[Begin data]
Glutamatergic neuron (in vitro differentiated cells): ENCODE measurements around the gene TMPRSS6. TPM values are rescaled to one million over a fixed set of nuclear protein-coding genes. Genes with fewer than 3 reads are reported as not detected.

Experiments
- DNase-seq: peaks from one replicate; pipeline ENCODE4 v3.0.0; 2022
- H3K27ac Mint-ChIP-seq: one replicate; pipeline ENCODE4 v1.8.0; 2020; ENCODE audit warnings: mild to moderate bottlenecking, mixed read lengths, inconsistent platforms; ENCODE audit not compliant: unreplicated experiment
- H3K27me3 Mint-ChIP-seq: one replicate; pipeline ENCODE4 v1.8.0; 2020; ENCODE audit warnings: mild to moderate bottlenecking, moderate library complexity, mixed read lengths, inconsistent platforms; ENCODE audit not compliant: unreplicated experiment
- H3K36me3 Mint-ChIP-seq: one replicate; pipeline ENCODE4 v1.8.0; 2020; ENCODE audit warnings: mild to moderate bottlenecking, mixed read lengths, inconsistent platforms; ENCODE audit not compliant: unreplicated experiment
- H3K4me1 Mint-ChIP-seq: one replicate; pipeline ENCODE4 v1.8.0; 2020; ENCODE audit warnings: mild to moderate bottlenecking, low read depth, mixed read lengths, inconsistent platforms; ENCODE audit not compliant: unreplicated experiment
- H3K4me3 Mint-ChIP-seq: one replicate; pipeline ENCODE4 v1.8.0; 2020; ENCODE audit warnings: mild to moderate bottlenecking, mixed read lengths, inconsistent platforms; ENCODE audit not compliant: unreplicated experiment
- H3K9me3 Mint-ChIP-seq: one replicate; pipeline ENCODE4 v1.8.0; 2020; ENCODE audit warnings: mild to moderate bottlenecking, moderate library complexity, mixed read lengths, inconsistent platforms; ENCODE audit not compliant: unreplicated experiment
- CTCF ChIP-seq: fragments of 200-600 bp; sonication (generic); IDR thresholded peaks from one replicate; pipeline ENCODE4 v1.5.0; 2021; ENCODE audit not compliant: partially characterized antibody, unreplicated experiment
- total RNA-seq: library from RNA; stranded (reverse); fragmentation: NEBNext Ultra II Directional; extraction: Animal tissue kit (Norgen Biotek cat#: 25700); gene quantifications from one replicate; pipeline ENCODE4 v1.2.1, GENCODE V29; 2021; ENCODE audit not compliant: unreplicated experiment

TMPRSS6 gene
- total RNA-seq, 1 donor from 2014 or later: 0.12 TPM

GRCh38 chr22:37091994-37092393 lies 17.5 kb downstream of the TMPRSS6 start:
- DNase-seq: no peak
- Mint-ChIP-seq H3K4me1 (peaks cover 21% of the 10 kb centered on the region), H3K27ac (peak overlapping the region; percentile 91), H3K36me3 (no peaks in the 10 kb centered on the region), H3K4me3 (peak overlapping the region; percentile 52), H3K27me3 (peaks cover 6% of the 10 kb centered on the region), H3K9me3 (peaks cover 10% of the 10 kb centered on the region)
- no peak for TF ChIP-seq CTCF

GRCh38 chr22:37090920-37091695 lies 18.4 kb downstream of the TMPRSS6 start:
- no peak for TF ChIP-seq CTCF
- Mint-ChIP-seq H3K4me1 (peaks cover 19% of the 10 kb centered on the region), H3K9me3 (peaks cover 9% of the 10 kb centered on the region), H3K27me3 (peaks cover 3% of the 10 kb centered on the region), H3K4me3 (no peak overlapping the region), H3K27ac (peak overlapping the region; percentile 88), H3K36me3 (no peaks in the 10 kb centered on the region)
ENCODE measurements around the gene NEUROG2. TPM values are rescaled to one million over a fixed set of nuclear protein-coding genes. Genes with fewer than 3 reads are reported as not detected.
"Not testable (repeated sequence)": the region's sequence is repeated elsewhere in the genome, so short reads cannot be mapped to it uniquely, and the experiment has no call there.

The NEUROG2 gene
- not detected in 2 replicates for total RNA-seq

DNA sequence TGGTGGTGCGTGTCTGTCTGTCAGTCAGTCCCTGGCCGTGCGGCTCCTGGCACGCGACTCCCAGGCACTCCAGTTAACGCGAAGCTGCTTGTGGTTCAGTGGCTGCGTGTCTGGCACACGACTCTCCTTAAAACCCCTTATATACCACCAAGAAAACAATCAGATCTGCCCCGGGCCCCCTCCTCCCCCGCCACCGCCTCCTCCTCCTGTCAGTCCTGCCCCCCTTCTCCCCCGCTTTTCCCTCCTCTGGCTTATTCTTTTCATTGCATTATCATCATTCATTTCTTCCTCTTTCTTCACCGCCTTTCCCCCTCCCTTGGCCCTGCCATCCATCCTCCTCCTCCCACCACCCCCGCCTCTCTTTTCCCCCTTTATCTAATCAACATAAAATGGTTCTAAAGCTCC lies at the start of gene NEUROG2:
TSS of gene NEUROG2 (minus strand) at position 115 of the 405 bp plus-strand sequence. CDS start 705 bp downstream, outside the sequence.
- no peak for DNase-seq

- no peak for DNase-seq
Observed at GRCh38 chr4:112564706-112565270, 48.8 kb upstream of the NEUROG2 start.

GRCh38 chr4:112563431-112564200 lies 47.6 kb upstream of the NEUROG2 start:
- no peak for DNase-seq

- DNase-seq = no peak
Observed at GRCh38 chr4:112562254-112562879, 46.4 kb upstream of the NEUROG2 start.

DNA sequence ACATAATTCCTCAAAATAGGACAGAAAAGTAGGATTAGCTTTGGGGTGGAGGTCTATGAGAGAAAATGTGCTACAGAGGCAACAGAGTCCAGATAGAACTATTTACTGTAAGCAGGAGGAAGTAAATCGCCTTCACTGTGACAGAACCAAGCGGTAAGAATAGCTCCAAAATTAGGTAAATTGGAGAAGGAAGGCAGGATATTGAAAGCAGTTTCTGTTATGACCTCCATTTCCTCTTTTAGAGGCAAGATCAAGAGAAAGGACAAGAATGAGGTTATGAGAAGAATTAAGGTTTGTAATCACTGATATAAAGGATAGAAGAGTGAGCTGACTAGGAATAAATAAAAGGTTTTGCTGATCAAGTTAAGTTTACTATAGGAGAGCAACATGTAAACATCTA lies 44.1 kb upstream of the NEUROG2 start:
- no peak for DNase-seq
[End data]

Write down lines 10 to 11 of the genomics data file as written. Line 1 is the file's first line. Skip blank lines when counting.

- CTCF ChIP-seq: fragments of 200-600 bp; sonication (generic); IDR thresholded peaks from one replicate; pipeline ENCODE4 v1.5.0; 2021; ENCODE audit not compliant: partially characterized antibody, unreplicated experiment
- total RNA-seq: library from RNA; stranded (reverse); fragmentation: NEBNext Ultra II Directional; extraction: Animal tissue kit (Norgen Biotek cat#: 25700); gene quantifications from one replicate; pipeline ENCODE4 v1.2.1, GENCODE V29; 2021; ENCODE audit not compliant: unreplicated experiment